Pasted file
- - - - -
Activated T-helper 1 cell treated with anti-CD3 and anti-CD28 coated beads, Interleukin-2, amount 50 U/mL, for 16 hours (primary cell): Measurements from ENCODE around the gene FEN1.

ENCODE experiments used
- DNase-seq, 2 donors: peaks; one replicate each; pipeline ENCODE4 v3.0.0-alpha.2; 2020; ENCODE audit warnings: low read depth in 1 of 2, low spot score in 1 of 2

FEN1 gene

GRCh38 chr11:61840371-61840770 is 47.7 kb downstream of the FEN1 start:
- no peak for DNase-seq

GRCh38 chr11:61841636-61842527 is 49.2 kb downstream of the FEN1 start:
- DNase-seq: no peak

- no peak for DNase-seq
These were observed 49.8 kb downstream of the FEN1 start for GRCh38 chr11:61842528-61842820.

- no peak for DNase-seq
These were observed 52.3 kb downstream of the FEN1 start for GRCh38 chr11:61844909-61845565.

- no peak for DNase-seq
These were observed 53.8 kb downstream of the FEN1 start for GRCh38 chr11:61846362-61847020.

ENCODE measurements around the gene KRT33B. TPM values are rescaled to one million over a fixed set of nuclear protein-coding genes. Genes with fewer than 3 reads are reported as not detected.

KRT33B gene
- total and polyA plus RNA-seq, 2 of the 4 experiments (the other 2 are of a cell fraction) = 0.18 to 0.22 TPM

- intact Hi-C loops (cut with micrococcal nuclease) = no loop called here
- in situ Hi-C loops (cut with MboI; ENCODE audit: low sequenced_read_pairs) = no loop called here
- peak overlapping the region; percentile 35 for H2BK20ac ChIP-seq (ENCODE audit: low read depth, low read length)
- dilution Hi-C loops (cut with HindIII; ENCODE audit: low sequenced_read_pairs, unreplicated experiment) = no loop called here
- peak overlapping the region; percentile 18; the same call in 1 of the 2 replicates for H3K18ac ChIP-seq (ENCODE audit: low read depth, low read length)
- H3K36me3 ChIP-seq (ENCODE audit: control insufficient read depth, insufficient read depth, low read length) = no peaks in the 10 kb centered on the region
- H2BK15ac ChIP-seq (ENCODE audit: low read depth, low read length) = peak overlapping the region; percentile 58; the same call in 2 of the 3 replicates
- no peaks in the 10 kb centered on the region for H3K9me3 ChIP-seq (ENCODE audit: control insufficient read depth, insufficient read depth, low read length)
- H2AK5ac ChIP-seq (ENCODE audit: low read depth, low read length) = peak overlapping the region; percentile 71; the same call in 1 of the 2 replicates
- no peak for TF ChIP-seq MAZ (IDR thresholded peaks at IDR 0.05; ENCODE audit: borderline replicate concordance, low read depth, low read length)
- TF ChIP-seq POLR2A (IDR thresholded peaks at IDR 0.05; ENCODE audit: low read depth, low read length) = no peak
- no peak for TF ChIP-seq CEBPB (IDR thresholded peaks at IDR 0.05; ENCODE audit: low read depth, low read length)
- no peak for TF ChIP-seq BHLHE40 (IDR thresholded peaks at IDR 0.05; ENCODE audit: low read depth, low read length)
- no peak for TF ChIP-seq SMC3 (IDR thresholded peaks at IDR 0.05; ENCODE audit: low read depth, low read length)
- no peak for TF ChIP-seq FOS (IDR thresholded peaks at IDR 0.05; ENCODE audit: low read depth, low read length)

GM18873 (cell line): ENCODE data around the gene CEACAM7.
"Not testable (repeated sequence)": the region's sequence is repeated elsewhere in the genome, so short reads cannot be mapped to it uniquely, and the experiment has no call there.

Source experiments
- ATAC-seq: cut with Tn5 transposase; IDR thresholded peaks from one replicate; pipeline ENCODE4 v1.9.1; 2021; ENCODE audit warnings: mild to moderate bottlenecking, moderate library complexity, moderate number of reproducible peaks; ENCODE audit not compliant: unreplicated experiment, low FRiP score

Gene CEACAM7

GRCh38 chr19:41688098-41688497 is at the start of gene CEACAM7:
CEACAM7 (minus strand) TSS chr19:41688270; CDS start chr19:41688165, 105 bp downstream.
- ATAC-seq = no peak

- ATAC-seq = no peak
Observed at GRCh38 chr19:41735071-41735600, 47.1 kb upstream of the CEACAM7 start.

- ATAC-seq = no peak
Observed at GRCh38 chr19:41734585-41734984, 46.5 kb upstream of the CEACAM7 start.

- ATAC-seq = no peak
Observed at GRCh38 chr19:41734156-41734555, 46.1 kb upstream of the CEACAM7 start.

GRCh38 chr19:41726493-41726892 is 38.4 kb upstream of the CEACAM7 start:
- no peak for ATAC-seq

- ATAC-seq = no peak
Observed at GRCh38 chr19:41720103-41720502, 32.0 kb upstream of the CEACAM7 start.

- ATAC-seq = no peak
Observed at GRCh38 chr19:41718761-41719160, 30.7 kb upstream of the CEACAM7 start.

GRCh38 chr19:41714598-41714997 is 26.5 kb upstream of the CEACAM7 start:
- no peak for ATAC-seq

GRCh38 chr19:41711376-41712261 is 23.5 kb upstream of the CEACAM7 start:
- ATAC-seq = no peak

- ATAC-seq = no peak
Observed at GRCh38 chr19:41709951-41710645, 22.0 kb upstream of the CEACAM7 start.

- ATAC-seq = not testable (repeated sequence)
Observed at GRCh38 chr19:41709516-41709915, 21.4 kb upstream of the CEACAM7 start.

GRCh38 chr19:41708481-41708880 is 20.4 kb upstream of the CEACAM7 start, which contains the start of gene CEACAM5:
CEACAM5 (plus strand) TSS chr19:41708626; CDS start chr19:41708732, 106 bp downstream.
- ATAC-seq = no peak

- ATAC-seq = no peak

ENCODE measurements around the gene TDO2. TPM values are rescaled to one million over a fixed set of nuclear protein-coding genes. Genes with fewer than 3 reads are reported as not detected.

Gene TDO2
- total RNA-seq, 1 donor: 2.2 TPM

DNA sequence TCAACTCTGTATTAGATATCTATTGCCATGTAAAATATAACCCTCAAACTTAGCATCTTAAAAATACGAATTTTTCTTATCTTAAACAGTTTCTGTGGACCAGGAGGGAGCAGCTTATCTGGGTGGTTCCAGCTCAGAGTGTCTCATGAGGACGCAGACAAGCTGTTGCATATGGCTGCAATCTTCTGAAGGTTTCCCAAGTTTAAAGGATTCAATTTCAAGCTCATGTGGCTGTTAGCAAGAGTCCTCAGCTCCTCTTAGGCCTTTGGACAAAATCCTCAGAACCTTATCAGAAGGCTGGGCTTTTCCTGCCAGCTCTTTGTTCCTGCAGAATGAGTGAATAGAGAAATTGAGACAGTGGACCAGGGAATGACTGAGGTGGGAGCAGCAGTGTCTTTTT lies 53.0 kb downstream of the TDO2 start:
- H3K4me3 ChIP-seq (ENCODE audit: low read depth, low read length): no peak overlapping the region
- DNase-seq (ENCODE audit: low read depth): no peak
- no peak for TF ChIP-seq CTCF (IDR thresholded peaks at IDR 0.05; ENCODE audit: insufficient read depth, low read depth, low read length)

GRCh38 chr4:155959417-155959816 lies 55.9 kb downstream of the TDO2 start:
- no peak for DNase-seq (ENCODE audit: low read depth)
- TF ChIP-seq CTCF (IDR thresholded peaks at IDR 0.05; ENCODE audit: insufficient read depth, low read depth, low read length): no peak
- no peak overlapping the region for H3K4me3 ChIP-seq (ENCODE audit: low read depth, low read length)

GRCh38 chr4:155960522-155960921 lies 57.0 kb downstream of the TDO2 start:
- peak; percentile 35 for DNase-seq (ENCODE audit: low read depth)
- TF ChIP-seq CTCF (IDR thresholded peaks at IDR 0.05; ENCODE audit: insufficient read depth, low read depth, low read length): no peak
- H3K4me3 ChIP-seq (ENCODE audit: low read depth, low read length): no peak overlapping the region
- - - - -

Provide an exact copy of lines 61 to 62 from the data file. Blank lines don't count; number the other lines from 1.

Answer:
GRCh38 chr19:41708481-41708880 is 20.4 kb upstream of the CEACAM7 start, which contains the start of gene CEACAM5:
CEACAM5 (plus strand) TSS chr19:41708626; CDS start chr19:41708732, 106 bp downstream.